This topic was brought up right at the start of beta: Applying geographic tags to questions?

But I think it is worth revisiting, as there seems little consistency these days when it comes to geographic tags.

Some questions have a country tag, some just a state or province tag.

Some recent tags exist for former and current regions – e.g. and .

Some questions are tagged with a place even if the place is nothing more than a word mentioned in the question, and the question is not really about the place at all.

Should there be any guidelines for which geographies get tags? If so, what? When and how should geographic tags be used?


2 Answers 2


As with all these questions, it's complicated and I don't think there's a single rule that fits all circumstances. In many cases consistency is a false god to which utility is sacrificed.

If you're asking about Civil Registration in England and Wales (or about Probate records post circa 1858) all you need is an England-and-Wales tag as the records and the process of locating them are the same across that geography (as long as you tag for the record type -- maybe we need a civil-records tag).

If you're asking about Parish registers (or Probate records prior to 1858) then you probably need a country tag and a county tag as the process of locating the records varies with county (which is a proxy for diocese). (I hope nobody is suggesting diocese tags!)

Some geographies need multiple tags -- Israel and Palestine and British-Mandate-Palestine are not the same place, even though they occupy overlapping land albeit at different times. Looking for a marriage record in Palestine is a different process to looking for a marriage record in British-Mandate-Palestine.

I think the fundamental guidance when tagging for geography should be:

  • Does the geography matter to the answer? If not, don't tag for geography.
  • Do one or more geographic tags help questioners find similar/related questions that might let them answer their own question or at least expand their knowledge in area of interest; and steer them away from rabbit-holes; (See my example of Palestine versus British-Mandate-Palestine).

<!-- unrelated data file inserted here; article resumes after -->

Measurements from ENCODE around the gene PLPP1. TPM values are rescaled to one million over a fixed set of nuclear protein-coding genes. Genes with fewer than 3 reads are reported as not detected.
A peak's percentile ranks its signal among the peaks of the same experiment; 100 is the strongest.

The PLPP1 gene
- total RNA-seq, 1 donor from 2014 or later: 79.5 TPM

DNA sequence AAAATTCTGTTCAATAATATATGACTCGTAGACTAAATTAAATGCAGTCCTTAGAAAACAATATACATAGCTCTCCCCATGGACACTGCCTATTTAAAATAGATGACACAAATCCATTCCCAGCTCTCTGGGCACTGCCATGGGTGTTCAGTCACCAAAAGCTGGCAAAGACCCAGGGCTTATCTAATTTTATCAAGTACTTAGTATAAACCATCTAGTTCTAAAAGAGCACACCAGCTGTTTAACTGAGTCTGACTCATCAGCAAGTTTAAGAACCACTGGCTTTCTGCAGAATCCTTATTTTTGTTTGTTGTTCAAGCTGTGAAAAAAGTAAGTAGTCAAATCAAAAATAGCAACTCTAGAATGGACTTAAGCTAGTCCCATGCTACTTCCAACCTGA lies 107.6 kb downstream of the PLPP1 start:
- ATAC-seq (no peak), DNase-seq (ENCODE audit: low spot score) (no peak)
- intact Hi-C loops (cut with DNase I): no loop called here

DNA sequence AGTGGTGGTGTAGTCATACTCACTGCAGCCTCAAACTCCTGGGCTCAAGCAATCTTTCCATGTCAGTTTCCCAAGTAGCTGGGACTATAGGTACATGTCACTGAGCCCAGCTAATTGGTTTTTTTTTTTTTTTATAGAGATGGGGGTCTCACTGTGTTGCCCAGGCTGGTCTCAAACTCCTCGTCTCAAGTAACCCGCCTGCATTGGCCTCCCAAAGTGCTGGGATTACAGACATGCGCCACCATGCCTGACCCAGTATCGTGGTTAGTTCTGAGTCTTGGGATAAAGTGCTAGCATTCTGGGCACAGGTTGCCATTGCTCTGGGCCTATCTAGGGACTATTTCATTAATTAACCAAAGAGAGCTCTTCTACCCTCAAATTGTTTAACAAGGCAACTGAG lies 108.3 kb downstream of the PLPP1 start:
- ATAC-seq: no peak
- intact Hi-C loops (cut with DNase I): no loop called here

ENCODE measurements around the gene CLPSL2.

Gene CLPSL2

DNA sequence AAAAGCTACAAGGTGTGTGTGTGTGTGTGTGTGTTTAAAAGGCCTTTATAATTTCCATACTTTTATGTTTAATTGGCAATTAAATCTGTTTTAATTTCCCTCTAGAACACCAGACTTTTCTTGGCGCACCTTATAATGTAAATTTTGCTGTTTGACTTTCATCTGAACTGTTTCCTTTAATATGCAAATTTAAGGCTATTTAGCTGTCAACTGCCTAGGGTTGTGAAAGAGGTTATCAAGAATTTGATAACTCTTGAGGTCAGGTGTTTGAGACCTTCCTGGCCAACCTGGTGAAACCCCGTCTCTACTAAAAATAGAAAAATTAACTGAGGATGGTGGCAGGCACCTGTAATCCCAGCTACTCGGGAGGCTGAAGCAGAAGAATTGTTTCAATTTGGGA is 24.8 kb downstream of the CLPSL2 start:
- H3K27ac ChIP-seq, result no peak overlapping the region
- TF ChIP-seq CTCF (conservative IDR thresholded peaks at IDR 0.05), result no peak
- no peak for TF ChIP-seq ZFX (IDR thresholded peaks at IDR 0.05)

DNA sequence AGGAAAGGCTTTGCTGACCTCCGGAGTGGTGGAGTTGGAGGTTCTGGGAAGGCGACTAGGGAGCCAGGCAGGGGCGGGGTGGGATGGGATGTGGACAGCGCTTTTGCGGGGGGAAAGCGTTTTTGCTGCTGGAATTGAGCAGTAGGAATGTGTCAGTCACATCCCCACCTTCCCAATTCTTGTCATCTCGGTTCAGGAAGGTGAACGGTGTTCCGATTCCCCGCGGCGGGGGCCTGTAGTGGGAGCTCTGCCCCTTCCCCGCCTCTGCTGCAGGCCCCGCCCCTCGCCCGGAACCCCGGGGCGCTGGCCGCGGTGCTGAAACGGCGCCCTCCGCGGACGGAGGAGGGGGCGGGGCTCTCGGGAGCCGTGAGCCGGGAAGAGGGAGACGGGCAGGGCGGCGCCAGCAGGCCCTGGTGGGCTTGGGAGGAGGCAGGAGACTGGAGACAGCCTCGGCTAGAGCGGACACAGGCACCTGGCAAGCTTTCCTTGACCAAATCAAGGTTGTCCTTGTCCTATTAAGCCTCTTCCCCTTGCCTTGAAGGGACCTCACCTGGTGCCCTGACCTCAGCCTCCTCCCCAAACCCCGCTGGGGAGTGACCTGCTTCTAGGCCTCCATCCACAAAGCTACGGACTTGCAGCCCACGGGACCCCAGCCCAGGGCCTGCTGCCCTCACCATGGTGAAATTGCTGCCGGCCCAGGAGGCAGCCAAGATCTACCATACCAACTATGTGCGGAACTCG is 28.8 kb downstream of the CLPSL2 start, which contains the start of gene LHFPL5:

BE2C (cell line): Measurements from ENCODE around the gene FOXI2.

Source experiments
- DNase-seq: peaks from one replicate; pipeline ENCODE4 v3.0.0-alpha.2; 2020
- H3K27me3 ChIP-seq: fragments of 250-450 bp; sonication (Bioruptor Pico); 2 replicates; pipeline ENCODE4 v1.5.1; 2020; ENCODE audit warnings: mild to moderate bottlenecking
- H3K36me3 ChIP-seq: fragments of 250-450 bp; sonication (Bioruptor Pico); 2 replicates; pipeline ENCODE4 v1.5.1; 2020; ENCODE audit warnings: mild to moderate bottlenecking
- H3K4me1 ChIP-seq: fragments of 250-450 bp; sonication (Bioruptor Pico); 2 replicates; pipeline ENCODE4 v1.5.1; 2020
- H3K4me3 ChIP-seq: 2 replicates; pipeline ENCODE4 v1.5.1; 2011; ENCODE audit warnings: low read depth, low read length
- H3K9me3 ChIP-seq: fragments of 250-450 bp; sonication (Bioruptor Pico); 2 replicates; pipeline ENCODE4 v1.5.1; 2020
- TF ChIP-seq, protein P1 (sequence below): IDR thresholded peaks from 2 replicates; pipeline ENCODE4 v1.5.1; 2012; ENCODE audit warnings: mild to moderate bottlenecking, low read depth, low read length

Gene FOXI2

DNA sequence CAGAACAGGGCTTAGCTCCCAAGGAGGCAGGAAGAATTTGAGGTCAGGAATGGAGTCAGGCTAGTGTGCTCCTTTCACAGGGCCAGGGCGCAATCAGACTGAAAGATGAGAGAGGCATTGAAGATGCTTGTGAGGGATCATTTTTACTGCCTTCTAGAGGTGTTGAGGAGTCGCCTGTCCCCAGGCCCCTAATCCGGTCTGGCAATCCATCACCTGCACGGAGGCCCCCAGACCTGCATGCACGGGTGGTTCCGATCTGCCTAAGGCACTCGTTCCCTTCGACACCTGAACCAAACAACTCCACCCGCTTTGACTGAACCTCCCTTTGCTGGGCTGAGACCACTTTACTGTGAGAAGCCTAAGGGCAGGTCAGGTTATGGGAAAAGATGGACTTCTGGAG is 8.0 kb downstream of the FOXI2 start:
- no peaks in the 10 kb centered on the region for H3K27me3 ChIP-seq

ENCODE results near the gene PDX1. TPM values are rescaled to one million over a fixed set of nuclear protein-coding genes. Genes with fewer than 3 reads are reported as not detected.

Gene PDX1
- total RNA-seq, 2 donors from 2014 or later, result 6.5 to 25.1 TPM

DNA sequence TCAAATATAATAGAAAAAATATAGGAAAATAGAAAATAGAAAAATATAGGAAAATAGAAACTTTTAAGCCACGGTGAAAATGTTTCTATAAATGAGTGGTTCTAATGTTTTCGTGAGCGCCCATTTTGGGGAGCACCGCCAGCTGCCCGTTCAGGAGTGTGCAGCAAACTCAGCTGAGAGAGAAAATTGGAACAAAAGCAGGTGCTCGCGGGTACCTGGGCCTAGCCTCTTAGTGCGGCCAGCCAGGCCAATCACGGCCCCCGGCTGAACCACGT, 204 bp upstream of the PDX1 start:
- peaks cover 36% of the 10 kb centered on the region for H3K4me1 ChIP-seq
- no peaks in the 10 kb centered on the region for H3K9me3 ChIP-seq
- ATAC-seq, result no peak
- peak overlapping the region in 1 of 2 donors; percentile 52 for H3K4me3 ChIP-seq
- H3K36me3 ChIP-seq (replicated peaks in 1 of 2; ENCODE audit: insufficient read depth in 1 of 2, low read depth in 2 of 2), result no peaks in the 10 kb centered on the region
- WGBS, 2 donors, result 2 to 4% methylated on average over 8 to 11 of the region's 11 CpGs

• Do they help experts find questions to which they can contribute expert answers (I know a fair bit about the availability of records for Pembrokeshire, but nothing about Monmouthshire, for example).
  • Or do they just summarise the question (which is a tagging no-no)?

    coupled with

  • Is the geographic tag at the lowest relevant level for an answer to be targeted and at the highest level for an answer to be as applicable to as many related questions as appropriate.

  • If the OP has tagged at the wrong granularity, an expert ought to fix it.
  • If the tag is ambiguous (Birmingham, for example) it should be disambiguated unless the ambiguity doesn't matter (in which case it probably doesn't need a geographical tag anyway).

(As an aside, using two tags for geography can be constraining on other tags when there's a maximum of 5, so we might want to consider combined tags such as England-Worcestershire, or USA-New York State. Consider tag sequence: England, Warwickshire, birth-records, civil-records, 19th-century, locating-records -- which one should be dropped?)


In this answer I only wish to address one aspect from your question:

Some questions have a country tag, some just a state or province tag.

I like to see a geographic tag on most questions. I think for most countries we have a small enough number of questions that the appropriate level of granularity is the country e.g. with 12 questions.